Carol Goehring is the current District Superintendent for the Corridor District of the North Carolina Conference of the United Methodist Church.
By Carol Goehring
It was a breakfast meeting, and even at that early hour in the day, what surprised me most was the honest conversation about the feeling of being burned by a bad hire. It was almost a universal experience, as the business and church leaders gathered shared in guided conversation.
Nine United Methodist churches in Durham and seven businesses were represented around the tables at Asbury United Methodist Church. While Asbury hosted the event on May 4, providing some amazing food and a welcoming environment, it was StepUp Durham that introduced themselves as new members in the community. StepUp Durham is a ministry that partners with adults and children seeking to transform their lives through employment and life skills training.
Rev. Erin Roesch, a clergy member of the North Carolina Conference of The United Methodist Church, is Director of Development and Employer Recruitment for StepUp Durham. In just eight months, the organization has recruited over 40 local businesses to hire StepUp participants, including Duke University, Durham’s largest employer. In that same period, 26 StepUp participants have obtained meaningful work, allowing them to improve their lives with stable income and renewed self-confidence.
Most of the guests at our breakfast gathering were small business owners and pastors--all of whom had hired someone at some point over the course of their career. Each had a story to tell, a story of strained resources and relationships, when an employee's challenges with substance use or criminal history affected their work. Together, we acknowledged our fears and biases, and our wariness in hiring anyone with a known criminal background, history of substance abuse, or employment gaps. Risk-management, we concurred, is costly in terms of time, emotional energy and often, financial resources. Not something most churches or small businesses can afford.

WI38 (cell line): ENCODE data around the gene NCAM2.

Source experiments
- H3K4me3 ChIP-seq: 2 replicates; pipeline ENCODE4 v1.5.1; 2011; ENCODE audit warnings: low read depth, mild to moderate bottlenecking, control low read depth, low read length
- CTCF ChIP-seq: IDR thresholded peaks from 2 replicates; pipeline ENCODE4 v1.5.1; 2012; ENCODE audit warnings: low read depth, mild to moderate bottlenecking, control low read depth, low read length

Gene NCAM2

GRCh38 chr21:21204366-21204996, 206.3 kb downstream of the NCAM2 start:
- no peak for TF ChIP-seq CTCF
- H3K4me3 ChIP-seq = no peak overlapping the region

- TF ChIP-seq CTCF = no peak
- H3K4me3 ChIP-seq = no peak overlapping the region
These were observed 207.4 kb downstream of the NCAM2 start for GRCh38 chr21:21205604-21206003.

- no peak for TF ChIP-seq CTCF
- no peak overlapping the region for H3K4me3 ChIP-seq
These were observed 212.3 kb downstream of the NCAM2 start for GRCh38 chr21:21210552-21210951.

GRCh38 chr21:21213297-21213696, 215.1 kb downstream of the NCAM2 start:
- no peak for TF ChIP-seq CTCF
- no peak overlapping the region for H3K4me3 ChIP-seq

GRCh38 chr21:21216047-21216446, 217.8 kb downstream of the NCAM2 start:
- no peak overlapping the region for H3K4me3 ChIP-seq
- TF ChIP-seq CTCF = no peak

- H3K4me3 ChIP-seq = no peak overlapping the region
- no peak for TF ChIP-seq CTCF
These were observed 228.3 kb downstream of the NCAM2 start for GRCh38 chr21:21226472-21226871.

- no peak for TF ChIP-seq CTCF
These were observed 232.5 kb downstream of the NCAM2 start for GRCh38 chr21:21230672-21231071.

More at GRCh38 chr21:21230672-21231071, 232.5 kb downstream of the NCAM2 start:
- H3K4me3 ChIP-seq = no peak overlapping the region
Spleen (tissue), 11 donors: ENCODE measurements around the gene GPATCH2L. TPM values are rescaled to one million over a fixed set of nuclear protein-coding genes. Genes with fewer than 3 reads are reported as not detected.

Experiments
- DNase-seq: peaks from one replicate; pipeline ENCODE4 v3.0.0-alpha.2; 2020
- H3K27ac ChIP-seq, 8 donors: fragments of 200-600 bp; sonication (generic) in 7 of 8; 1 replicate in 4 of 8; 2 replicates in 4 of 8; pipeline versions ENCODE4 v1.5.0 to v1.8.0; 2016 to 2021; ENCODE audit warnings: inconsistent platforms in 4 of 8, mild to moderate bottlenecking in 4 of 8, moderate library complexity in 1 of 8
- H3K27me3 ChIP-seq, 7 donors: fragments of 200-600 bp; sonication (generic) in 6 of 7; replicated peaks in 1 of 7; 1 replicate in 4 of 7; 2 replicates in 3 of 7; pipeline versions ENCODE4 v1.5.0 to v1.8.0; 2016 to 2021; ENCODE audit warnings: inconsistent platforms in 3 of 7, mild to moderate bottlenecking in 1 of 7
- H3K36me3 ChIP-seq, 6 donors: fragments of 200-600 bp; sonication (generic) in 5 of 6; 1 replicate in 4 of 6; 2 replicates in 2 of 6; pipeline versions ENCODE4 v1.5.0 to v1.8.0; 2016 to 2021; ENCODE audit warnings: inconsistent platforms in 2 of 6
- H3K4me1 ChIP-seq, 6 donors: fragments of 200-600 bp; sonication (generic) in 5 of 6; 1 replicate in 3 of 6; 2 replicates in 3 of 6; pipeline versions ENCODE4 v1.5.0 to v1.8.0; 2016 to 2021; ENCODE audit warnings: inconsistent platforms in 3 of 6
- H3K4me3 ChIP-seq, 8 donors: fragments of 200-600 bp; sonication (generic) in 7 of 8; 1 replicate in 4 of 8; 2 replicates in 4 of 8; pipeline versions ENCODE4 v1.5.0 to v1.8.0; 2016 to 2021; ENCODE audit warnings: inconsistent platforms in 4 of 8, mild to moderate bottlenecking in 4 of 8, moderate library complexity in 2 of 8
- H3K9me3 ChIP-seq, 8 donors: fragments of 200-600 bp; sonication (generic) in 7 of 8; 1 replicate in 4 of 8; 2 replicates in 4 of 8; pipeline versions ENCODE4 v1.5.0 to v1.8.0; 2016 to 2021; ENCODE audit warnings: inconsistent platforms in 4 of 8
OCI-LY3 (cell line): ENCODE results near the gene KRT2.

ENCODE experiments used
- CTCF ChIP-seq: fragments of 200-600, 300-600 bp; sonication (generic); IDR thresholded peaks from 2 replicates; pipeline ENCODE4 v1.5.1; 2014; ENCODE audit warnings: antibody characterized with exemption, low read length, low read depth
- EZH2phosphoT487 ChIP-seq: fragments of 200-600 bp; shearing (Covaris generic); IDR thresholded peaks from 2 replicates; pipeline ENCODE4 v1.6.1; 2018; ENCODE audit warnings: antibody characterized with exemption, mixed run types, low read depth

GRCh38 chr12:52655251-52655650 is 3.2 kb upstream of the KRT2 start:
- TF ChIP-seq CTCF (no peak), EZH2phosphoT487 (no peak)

And yet, poor choices are not uncommon, and we agree that one should not have to suffer the consequences of poor choices forever.
StepUp Durham is aware of the setback a poor choice can have not only on a person's self-image, but also on their employment journey. That is why the StepUp staff took time at our breakfast to explore the benefits of employing an at-risk applicant that has been trained, screened, referred, and supported by StepUp. We learned that in hiring from StepUp, businesses are able to make informed and responsible choices about the applicants they interview and hire. They can do so because StepUp provides:
- 32 hours of training for employment readiness in which a candidate learns how to prepare a resume and/or application, interview well, dress professionally, and demonstrate accountability through effective communication and time management
- Access to economic incentives for hiring someone with a barrier to employment, such as tax credits, grants, and Federal bonding--all of which add financial value to a business
- A resource to increase diversity in the workplace, which studies have shown is good for the business
StepUp staff also led those gathered in an examination of the social and communal benefits of hiring candidates who may be otherwise marginalized within the workforce. We learned that In providing economic opportunity to a StepUp participant, businesses:
- Stabilize unemployed or underemployed adults and families, restoring both their dignity and their ability to invest in the community via income taxes and other means
- Enable individuals and families to move out of homelessness and take steps towards economic independence, thereby reducing their need to navigate complex governmental and nonprofit programs
- Better serve their customers by having a workforce that reflects the wide range of experiences present within a customer base. Chances are, a business has served someone with a criminal background. Has it hired one?
- Create opportunities for those with a criminal record to earn an income and sustain their family, thereby reducing the risk for reincarceration. The costs of incarcerating a person for one year stands at $30,000. StepUp can partner with a person to find employment for $1,200 and thereby reduce the likelihood of recidivism.
For members of the faith community, and in urban churches especially, the needs of those facing economic insecurity are ever before us. Systemic solutions are hard to identify and often even harder to implement. StepUp is one organization, however, that is offering not only hope to the unemployed and underemployed of Durham, but concrete employment outcomes that generate income and reduce poverty. I am excited to see what 2016 holds for them as they continue to engage business leaders, faith groups, and job seekers in this noble endeavor.